I am sure these guys know what they are doing and their risk management models are robust .
I would be interested to understand the funding model, how it works and the expected yield for lenders.
For example on a bigger loan would the lenders syndicate and will each member of the syndicate  rank Pari passu  in the risk and if there is default
Also the loan documentation that goes with this is quite complex , who pays ?
I have said it before , the mainstream  Banks are awash with low cost funding, and have sound risk management models, so I dont know how easy it is to compete in this space  
I personally don thave the apetitie for this , so its not for me .
A further question , how is GST dealt with on the fees , because the fees plus GST may make it unattractive from a lenders point of view ?
I wish them well

Well p2p lending isn't about to try and rebuild super-corporate offices in Christchurch CBD...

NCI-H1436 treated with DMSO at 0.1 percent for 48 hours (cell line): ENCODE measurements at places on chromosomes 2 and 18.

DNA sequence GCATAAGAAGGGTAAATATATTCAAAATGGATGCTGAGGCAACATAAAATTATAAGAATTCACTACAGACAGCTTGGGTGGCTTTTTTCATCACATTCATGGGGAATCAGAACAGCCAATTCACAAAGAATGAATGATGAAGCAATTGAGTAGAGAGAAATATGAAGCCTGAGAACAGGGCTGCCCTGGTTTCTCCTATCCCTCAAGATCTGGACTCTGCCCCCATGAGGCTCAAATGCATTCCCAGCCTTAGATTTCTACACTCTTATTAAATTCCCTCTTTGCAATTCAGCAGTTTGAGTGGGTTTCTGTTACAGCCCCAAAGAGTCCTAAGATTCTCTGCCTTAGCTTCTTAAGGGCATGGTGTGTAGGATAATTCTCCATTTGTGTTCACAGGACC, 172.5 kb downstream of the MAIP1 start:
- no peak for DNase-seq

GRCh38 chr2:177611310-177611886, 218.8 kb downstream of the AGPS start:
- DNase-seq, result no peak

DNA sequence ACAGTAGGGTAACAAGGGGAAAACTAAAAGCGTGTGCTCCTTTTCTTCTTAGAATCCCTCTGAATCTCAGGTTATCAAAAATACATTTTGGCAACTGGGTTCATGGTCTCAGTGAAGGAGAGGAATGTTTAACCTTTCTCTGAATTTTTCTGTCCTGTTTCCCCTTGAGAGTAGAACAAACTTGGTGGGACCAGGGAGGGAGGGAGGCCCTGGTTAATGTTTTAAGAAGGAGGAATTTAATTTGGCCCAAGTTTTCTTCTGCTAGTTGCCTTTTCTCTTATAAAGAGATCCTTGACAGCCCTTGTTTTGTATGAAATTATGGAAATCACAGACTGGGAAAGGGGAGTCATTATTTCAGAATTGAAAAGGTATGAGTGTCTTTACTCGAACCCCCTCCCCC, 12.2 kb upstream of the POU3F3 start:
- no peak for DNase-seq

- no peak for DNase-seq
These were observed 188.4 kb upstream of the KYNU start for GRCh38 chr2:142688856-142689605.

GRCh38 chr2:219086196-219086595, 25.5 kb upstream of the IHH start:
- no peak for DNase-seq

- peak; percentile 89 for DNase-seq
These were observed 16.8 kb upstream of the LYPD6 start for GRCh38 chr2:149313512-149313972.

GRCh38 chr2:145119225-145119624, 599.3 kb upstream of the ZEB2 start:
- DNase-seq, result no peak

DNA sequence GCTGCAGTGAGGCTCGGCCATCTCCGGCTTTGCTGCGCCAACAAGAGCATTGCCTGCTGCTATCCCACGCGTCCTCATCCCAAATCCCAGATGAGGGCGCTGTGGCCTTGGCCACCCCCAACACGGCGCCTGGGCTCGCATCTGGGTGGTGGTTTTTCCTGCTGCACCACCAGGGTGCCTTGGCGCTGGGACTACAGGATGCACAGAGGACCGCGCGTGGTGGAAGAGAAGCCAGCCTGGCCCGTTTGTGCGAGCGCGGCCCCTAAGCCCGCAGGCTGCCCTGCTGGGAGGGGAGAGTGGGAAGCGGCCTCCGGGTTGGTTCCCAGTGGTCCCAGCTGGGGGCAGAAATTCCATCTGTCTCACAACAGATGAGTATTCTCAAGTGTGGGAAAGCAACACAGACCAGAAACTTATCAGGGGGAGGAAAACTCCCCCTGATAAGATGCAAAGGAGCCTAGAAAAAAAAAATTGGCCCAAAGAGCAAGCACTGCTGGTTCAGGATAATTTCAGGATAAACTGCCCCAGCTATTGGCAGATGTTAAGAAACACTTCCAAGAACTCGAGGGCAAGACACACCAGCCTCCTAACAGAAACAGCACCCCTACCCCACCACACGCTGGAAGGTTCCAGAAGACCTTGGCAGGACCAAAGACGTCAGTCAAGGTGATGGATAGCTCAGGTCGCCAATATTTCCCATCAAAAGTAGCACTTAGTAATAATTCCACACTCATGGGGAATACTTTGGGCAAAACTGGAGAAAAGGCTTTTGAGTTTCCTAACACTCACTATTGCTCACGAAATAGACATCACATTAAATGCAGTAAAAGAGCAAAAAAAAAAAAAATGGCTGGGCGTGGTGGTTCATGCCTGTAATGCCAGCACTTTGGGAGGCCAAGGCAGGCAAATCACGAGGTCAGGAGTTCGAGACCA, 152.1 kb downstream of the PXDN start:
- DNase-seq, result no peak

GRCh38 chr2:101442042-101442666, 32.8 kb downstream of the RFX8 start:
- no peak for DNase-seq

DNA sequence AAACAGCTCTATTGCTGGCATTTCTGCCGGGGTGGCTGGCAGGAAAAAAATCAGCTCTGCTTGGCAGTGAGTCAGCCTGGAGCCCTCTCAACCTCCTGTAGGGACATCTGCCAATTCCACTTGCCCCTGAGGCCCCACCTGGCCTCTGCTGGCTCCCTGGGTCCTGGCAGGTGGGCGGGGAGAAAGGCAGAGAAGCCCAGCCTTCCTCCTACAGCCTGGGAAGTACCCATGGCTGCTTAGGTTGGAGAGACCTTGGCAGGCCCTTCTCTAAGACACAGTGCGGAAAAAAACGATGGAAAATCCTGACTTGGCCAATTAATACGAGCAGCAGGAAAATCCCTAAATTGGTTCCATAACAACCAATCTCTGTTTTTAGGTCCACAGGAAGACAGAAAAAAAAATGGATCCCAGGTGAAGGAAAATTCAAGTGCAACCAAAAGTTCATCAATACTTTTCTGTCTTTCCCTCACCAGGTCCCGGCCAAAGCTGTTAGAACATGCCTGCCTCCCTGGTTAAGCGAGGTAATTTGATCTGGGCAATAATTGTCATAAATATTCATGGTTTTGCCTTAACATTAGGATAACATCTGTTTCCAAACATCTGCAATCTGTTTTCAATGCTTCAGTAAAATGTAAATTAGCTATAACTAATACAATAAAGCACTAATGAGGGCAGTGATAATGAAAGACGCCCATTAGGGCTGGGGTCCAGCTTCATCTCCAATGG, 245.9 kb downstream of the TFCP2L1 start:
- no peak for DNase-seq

Hi Boatman, thanks for your comments and questions. 
With regards to your question about our funding model and syndication, our model uses fractionalisation, breaking each loan into $25 "notes", allowing investors to spread their funds across multiple loans, minimising their exposure to risk and allowing spread across risk gradients. Each investor will be ranked equally.
Harmoney will act as a facilitator in the process - hosting the financial marketplace and overseeing the administration of the loans.
Borrowers make regular repayments which are divided among those who invested funds in the loan, so investors recieve repayments regularly over the 3-5 year loan duration, and have the option of reinvesting or withdrawing those repaid funds.